In today’s blog, I’ll be talking about how I find peace and quiet in the noisiest of places.
Brad and I just got back from a seven day stint at the farm. Spring at the farm is always ripe with activity, and not only from all of the birds that flock back into the trees and the other wildlife that starts to pop out of the woodwork (literally). We too are ready to rock and roll and do the thousands of jobs that lay dormant while the snow covered the ground.
One of the jobs that we deem mandatory is keeping the long grass down in high traffic areas around the farm. There are a few reasons for this:
- When the grass is long it is REALLY long, and literally soaks our pants up to the knees (in Brad’s case) and thighs (in my case). In the morning, when the dew is heavy on the fields, it’s easy to get drenched. We don’t just need rubber boots, we need hip waders.
- On heavily walked paths, the ground is quite uneven. If the grass is long, it’s more difficult to discern where divots are, which then lends one to having a twisted ankle from falling into a fantastic hole that Willow may have dug whilst hunting for mice or voles. The fields were also laden with old vehicles for some time in the past, and the weight of the vehicles slowly sunk the tires deep into the ground, leaving large gaps after said vehicles were removed.
- Short grass keeps the wood ticks at bay. In the Spring, the ticks are BAD. Eliminating long grass helps to keep those little buggers from clinging to our clothes and our pup’s fur.
So we have three large “fields” at the farm; one is rather sloped and takes you down to a stream. The second field is incredibly flat and slowly getting invaded by young trees (which we plan on getting rid of this year) and the third field slopes up, heading to the magnificent rock cliffs. We don’t normally mow the entire first field for the whole summer, but in the spring we give it all a complete mow. Basically what we do is chop the old growth from the year before so that it composts into the ground. It ensures that our fields are not coated with a weaved bed of layer upon layer of grass as well. (We had to hack through years and years of matted grass over years and years to get the first field to the point where it is today.) After we’ve done that preliminary mow, which takes all day on a riding mower, then we only mow trails after that.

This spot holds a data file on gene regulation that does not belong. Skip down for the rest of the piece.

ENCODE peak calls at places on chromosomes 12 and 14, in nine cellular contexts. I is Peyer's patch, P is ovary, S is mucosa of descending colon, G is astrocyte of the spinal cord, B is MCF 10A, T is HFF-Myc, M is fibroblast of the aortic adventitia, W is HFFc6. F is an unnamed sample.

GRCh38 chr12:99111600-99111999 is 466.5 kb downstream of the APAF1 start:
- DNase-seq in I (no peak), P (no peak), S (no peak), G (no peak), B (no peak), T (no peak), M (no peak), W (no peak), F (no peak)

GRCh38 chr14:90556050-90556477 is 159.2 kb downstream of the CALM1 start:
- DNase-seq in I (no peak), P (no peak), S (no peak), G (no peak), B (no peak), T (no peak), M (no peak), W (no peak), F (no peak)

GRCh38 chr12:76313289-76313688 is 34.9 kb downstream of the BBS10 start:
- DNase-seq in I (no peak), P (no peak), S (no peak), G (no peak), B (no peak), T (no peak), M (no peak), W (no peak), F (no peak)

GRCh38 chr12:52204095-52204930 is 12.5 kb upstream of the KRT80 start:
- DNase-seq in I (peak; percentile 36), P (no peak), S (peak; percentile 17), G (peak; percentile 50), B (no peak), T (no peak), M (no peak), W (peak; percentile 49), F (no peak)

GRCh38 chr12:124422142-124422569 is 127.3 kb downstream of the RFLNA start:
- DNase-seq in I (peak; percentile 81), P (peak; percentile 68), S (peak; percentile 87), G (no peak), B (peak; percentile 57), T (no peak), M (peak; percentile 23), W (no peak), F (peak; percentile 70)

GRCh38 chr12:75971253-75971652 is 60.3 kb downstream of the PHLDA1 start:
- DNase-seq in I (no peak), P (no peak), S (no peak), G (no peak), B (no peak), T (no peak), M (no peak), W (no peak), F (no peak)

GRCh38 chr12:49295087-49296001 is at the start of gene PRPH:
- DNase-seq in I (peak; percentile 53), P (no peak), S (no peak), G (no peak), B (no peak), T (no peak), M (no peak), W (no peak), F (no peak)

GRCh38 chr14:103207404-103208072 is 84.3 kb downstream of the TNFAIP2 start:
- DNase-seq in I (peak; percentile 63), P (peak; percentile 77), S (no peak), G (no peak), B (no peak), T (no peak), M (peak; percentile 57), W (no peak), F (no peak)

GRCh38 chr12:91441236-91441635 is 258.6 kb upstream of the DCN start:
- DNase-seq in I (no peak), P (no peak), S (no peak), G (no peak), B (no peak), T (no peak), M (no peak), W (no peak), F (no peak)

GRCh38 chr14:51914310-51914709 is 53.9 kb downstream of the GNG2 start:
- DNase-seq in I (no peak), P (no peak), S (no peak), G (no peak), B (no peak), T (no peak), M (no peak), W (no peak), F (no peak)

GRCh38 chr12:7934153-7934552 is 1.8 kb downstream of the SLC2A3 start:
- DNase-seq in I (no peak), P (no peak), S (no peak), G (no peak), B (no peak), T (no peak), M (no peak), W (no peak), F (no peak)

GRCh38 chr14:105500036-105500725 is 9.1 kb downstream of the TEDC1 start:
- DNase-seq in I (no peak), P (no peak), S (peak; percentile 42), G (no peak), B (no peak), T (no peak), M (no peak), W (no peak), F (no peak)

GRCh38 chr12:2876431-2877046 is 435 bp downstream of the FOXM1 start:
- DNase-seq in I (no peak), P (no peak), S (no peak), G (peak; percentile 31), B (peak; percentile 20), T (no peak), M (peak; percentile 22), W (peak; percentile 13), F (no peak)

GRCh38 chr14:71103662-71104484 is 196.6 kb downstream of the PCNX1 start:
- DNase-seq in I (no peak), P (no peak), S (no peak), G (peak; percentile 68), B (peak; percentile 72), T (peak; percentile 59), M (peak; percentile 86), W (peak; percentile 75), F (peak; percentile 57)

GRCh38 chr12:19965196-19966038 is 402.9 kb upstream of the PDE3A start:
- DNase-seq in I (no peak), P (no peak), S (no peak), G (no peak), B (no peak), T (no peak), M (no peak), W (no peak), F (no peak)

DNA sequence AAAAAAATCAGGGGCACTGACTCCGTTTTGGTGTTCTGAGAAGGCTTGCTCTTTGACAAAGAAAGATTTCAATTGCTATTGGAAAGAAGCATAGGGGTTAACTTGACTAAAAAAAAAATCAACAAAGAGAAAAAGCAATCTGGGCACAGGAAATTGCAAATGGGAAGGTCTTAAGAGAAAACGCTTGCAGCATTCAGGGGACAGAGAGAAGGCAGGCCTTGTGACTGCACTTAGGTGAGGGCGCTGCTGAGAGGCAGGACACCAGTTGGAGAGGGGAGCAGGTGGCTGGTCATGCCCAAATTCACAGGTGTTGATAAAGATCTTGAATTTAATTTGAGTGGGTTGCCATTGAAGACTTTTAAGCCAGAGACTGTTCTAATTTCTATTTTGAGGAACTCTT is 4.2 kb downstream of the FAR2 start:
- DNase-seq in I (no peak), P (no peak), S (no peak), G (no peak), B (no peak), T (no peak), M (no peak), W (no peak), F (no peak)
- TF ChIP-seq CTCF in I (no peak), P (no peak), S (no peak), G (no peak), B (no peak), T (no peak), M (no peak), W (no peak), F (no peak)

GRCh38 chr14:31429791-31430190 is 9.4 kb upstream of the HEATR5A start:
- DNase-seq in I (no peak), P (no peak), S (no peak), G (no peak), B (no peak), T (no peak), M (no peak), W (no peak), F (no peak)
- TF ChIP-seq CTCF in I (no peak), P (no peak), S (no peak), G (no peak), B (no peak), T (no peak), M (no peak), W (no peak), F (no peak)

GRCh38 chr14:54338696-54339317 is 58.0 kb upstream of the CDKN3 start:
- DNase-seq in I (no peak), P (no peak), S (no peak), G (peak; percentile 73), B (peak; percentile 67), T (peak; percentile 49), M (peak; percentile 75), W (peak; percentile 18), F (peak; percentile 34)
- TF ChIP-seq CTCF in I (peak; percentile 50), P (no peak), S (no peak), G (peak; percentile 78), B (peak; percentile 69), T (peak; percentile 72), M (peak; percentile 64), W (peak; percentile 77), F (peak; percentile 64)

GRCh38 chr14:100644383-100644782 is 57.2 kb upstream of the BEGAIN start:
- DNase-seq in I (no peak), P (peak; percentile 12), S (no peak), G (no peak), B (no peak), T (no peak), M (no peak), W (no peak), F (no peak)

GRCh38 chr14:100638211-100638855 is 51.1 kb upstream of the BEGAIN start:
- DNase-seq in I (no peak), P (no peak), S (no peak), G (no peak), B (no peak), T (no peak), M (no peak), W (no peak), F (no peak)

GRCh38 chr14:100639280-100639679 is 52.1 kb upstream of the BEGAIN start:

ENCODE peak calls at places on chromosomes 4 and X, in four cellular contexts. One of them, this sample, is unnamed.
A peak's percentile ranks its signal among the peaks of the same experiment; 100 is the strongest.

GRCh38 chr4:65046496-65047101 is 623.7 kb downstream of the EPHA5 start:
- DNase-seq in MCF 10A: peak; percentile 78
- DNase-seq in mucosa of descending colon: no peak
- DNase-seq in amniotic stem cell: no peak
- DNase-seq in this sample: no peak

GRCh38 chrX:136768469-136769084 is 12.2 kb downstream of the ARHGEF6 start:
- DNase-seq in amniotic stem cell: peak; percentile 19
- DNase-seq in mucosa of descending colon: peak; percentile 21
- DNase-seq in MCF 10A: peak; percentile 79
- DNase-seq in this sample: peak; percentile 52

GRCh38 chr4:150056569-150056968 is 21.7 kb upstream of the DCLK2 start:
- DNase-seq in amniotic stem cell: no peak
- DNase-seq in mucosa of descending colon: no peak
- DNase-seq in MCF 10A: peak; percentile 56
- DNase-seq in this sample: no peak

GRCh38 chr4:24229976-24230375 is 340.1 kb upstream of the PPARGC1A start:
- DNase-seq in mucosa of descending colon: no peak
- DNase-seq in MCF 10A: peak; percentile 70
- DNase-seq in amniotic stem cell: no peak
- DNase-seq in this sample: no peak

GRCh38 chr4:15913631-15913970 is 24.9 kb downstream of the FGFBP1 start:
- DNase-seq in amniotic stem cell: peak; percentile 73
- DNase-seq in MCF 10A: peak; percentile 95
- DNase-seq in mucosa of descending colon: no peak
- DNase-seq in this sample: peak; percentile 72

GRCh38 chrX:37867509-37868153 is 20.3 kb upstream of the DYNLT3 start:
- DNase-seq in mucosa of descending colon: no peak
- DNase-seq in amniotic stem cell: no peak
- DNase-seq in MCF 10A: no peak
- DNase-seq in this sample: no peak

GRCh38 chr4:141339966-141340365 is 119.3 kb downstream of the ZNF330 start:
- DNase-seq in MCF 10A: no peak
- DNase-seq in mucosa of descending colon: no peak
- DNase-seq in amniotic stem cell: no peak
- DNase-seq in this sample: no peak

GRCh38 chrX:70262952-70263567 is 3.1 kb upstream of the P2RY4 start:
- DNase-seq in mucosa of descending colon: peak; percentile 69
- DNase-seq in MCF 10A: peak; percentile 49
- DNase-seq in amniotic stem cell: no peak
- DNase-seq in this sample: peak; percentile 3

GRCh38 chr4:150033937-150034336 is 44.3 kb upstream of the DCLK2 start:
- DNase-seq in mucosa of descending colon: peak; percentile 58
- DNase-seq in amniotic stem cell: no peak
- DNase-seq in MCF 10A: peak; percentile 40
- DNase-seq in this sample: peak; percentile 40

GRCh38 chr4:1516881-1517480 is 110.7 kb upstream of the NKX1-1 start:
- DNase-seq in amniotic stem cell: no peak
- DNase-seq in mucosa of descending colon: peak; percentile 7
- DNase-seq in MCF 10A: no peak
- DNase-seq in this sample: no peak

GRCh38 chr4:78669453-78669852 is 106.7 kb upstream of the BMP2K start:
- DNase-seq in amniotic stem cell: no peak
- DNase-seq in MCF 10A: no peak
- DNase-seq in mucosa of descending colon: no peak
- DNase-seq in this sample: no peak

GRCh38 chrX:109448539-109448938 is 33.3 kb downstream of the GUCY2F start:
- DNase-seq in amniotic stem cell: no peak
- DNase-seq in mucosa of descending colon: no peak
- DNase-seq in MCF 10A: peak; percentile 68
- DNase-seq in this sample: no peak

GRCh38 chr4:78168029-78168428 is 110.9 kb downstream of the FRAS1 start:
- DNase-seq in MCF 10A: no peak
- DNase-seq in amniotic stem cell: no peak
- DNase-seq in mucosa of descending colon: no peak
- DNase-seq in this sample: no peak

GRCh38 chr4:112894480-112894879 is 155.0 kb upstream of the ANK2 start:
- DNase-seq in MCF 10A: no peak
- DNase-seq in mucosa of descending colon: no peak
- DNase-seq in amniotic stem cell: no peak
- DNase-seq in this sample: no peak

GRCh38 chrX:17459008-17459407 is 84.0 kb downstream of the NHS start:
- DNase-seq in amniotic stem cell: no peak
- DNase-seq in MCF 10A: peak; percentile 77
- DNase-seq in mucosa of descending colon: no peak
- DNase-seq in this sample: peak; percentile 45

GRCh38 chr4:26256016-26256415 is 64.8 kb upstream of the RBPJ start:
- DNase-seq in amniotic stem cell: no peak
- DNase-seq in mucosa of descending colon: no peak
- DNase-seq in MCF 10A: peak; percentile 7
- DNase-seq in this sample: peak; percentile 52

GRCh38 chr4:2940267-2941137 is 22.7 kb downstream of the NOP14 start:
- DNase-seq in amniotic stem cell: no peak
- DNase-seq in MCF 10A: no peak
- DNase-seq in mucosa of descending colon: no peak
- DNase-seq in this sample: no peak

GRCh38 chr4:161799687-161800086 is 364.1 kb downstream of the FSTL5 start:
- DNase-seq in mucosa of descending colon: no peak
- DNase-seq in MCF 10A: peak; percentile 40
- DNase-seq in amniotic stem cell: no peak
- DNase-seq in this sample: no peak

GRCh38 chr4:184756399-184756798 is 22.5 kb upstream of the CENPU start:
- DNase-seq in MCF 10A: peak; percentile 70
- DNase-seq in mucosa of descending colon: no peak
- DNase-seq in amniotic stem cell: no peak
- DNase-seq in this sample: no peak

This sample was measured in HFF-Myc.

We like to mow wide walking trails throughout the first field so that we can take Willow for evening strolls. We let large chunks of the field grow full of yellow trefoil weeds, clover, artist’s paint brush and other flowers which the bees LOVE! Those little buddies need as much help as they can, so we like to give them a good head start on any kind of flowering anything we can provide them in our pesticide free space.
As of late, we have also started meandering over the bridge into the second field to mow a trail around the perimeter as well. Last year, our friend Gabe mowed a circle right in the center of field two and wouldn’t you know it, Google Maps updated their photos of the area and it looks like there is an awesome crop circle on our property! hahaha
But why am I telling you all of this about our fields and mowing, you ask? Because it is absolutely one of my favourite things to do at the farm. It’s certainly not because I am jiggling around on the mower seat and thanking my ancestors for the extra fanny padding. It’s because, out in the open field, with the sun beating down on me or the wind blowing grass clippings into my dirt deviled hair I think of nothing.
I think of absolutely nothing.
Do you know what it’s like for someone like me to think of nothing? I ALWAYS have something on the go. Whether I am thinking about the art I want to create, or something that I would like to write, what I read on the news or on a Facebook feed, information I’m absorbing in courses I am taking or courses I am teaching, my family, my friends, my life….whatever it is, I am not thinking about it when I am jiggling around on my Cub Cadet lawn mowin’ tractor. My brain is plum dumb silent and it is pure relief.
Interestingly, as I talk about not thinking while mowing, I have actually thought about why I don’t think when I am mowing. How’s THAT for meta-cognition?! I believe the reason I don’t have one silly little thought in my head is because I have to be very alert to my surroundings. I have to watch that my mower does not fall into one of the holes that I mentioned earlier. I have to make sure that my mower is aligned with the last row so that I create even lines throughout the field. I have to work the mower around the many massive ant hills that we have in the first field, so it can be like riding in the Indy 500 at times, albeit a bit slower and without the helmet…or the fast car…or the audience. (Ok, It’s nothing like the Indy 500.) I am also watching the treeline to ensure I’m not getting any company from a bear or two. I’m genuinely absorbed in the moment and there’s no time to think of absolutely anything else.
A friend of mine saw a picture that I had posted of myself on Facebook. He commented on how relaxed my smile was and another friend mentioned how happy I seemed. I probably had just finished doing some lawn mowing where all of the pressures of the world are completely washed away. Or maybe all of that jiggling is jumbling my brains into complete silence. Either way, I’m happy to have found my zen in the most peculiar way.
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